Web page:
Becoming, by Netflix tells the Michelle Obama story, and throughout the documentary, it is clear other people’s stories resonate with her just as much as her story resonates with them. As inspiring as you would expect her to be, she spends much of the time mentoring and coaching mostly young women, just by listening to them and sharing her story. Midway through the doco, as another young African American woman shares her self-doubt because she doesn’t have all the referenceable facts to open up the right doors, (the right college on her CV, the right GPA, etc. ). Michelle Obama says this:
Wow! That line just nailed it for us because your story of what makes you you – what has shaped you and what motivates you – is what matters to how you turn up to your education, to an interview, to your job.
It’s why so many organisations are investing in testing your softs skills, the real skills because hard skills can be learnt. Still, your openness to new ideas, your ability to cope with change, your humility to ask for help, are way more relevant than ‘your stats’ at any point in time. That means two things for HR: Finding technology that will help you understand the story and not end at the stats and removing all the bias that gets in the way of being able to hear the story.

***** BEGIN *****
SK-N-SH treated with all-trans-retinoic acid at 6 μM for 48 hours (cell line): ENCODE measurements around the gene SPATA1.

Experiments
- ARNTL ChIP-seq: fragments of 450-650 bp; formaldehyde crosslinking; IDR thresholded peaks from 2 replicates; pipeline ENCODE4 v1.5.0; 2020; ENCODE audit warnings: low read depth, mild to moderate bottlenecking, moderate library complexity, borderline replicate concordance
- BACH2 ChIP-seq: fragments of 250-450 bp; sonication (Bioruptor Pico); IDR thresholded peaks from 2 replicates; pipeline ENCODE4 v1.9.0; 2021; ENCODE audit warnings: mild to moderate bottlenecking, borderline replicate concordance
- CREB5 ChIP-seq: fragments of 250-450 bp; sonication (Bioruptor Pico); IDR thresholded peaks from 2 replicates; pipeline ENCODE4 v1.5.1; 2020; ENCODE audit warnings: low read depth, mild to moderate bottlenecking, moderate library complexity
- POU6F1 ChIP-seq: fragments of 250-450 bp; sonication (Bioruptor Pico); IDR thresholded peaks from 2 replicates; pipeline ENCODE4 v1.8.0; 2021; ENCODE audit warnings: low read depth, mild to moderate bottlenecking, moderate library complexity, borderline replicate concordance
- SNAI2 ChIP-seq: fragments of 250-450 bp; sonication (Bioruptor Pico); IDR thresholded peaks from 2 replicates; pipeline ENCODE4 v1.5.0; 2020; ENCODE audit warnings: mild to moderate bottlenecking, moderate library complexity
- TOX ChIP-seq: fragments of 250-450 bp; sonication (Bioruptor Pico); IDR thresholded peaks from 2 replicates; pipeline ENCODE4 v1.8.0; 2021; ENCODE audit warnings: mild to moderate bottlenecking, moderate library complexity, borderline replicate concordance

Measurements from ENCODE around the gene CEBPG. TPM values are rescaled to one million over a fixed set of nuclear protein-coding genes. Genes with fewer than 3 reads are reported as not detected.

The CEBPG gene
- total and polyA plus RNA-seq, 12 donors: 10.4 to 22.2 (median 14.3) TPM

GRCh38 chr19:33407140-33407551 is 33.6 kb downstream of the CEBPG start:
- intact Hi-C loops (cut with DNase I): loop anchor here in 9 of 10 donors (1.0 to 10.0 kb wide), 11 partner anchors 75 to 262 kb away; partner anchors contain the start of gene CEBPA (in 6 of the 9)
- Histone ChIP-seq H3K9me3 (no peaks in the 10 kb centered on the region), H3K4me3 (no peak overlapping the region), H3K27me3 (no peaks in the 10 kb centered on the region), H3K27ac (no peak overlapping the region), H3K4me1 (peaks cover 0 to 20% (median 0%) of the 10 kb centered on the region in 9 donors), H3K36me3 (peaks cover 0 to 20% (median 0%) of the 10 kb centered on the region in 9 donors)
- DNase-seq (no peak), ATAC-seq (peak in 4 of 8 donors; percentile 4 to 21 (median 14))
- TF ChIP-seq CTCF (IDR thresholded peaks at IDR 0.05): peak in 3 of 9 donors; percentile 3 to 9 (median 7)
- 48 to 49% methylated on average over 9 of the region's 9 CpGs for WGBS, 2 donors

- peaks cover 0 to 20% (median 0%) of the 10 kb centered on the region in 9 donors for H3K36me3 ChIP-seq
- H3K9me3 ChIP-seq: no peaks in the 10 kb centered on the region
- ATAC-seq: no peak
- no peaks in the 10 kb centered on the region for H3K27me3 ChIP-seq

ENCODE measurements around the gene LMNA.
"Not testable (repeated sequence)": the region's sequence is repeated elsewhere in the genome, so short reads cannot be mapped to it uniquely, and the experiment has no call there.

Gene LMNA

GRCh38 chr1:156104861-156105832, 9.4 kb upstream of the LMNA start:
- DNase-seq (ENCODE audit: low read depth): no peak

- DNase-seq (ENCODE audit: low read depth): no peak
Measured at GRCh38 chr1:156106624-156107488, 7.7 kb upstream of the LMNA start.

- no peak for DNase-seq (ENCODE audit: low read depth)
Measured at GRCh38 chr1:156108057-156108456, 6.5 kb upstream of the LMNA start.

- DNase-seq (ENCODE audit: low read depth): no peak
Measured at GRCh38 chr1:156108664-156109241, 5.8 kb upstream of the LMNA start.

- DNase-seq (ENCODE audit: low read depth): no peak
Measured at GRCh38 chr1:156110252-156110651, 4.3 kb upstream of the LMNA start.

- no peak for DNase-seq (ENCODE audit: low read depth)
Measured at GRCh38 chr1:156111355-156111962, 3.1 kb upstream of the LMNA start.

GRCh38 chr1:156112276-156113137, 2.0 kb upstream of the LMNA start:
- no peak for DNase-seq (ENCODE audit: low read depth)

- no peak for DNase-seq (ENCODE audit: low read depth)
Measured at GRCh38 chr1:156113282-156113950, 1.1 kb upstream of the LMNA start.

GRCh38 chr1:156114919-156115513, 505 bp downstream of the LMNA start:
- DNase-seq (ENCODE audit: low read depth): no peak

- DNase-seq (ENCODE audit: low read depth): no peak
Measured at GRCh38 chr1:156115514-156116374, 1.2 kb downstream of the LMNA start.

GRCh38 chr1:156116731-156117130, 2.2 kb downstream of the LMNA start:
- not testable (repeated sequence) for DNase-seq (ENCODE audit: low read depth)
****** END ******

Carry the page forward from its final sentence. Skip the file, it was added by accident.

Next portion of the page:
COVID-19 enforced WFH restrictions have created zoom fatigue. It’s a real thing.
Eight weeks and already we are so over video.
Text has been around for a decade. Ever heard of text fatigue? No, that’s because text is easy, it is fast (especially if you are a 16-year-old who texts in acronyms (our latest fav….’POS’ (not point of sale but parent over shoulder)). It’s also safe. Safe for introverts, safe for people who might not feel comfortable on a video call or even worse a video interview.
Forcing your applicants to invest in impression management is not a good start to building a relationship of trust and authenticity with your newest employee. How many great introverts, deep-thinkers and high-integrity individuals are you at risk of losing when you force people to perform on a video interview?
And why would you make people play a game, answer 150 +multi choice questions, (many repetitive that gives your experience no platform at all), when you can make it easy and comfortable?
Doing it by text gives everyone a chance to shine, without performance anxiety, without having to prepare or risk someone gaming it by googling the right answer. When you connect with people about them, using technology they trust, that lets them be themselves (without any bias getting in the way) and that’s what a candidate first experience looks like. It’s why we get 99% + candidate sat from 10,000 applicants a month.
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